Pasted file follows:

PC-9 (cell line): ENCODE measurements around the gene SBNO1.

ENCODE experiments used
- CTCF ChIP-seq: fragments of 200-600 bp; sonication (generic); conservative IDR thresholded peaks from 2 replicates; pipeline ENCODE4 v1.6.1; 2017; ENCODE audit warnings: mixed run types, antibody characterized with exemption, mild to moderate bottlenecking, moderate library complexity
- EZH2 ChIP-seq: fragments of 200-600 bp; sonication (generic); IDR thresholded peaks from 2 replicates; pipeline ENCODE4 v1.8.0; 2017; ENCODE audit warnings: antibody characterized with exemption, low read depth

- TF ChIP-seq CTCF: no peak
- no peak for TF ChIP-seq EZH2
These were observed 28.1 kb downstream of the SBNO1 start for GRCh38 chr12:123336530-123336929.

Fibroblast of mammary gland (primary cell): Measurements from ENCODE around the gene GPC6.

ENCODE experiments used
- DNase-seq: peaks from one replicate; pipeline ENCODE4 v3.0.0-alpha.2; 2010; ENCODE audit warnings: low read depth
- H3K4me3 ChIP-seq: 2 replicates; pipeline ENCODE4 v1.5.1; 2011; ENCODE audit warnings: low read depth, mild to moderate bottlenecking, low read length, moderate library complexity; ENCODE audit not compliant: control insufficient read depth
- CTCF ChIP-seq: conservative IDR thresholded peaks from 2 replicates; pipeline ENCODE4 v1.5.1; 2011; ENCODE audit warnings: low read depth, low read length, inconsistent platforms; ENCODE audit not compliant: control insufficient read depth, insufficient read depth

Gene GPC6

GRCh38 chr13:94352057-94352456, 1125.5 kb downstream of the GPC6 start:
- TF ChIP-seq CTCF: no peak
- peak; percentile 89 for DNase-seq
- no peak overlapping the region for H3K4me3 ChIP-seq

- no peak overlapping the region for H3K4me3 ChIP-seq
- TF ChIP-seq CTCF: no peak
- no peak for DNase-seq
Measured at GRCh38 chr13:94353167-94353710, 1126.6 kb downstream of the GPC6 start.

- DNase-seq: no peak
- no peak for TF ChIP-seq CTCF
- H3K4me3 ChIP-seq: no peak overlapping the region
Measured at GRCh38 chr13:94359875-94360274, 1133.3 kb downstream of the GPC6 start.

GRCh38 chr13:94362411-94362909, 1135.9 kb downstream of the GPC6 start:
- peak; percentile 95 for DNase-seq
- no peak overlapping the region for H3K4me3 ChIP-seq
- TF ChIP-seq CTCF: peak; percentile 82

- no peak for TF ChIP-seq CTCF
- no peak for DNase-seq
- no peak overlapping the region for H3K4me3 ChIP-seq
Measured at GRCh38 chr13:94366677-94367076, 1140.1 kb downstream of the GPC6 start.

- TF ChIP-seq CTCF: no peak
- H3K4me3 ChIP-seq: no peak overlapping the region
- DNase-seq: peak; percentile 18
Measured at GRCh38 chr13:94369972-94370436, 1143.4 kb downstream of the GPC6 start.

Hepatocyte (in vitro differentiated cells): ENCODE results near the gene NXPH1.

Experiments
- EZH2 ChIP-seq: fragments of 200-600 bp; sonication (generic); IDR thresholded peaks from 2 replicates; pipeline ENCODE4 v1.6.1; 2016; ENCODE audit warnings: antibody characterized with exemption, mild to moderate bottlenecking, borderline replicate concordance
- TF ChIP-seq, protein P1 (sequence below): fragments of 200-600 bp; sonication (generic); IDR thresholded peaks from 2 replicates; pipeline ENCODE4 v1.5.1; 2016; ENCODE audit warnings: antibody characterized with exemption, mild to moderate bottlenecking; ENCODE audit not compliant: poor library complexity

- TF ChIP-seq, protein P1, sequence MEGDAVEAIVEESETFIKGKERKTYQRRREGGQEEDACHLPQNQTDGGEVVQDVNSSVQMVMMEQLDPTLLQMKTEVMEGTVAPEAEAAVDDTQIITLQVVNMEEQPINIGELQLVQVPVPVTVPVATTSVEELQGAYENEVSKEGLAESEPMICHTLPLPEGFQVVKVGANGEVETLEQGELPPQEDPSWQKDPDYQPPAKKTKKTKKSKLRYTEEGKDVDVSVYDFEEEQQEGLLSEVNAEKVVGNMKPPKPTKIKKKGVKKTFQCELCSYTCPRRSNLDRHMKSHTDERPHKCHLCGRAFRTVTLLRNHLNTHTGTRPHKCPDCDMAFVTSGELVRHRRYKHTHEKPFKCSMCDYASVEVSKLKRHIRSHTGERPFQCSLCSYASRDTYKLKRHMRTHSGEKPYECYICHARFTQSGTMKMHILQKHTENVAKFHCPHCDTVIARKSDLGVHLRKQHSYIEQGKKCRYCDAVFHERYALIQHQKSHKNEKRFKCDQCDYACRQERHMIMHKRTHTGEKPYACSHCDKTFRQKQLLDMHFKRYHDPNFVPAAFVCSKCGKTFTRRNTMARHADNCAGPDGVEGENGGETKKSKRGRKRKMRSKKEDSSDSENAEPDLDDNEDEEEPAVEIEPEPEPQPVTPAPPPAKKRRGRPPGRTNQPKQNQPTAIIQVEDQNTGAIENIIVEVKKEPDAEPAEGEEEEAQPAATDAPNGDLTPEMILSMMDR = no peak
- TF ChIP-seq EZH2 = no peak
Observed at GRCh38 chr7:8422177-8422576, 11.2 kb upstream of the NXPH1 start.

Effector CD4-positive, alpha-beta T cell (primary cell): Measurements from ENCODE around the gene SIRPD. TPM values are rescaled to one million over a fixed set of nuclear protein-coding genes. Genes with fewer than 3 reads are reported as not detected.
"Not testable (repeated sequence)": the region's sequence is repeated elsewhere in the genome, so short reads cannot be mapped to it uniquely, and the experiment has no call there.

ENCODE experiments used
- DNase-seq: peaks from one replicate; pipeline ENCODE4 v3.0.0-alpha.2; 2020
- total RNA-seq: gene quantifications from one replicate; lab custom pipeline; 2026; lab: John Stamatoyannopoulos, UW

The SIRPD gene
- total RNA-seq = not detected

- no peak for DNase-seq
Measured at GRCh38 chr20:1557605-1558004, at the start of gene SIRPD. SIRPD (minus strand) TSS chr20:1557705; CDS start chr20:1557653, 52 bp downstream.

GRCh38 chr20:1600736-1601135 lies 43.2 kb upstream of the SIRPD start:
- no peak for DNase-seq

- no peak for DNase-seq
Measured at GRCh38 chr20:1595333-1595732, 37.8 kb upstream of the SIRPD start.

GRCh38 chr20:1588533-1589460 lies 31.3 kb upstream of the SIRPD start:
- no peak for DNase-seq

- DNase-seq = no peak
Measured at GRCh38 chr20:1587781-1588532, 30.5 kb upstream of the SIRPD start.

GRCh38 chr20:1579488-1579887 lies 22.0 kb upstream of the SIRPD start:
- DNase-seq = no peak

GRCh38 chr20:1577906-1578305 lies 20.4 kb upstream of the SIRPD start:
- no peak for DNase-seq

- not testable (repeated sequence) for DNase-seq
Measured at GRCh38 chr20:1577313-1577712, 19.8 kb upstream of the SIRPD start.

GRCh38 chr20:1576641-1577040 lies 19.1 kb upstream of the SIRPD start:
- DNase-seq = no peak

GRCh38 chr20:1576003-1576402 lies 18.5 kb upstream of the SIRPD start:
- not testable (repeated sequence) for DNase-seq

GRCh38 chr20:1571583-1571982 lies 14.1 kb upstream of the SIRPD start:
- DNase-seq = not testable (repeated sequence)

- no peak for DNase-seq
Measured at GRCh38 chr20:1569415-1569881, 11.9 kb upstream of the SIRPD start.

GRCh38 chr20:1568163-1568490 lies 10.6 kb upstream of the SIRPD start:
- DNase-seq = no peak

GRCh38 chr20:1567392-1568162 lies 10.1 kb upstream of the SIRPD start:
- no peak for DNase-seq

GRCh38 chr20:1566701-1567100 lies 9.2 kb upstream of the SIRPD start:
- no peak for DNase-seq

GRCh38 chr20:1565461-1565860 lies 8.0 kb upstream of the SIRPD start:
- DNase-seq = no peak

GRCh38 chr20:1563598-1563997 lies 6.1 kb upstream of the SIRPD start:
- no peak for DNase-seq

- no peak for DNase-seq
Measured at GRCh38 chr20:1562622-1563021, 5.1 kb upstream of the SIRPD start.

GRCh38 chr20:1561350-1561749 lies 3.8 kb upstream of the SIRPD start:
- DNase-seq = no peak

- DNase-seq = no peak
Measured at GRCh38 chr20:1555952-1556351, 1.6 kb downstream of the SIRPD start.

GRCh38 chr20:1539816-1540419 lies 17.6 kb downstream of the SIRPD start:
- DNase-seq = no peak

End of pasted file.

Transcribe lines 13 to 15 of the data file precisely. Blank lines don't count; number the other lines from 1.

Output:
Gene GPC6

GRCh38 chr13:94352057-94352456, 1125.5 kb downstream of the GPC6 start:
- TF ChIP-seq CTCF: no peak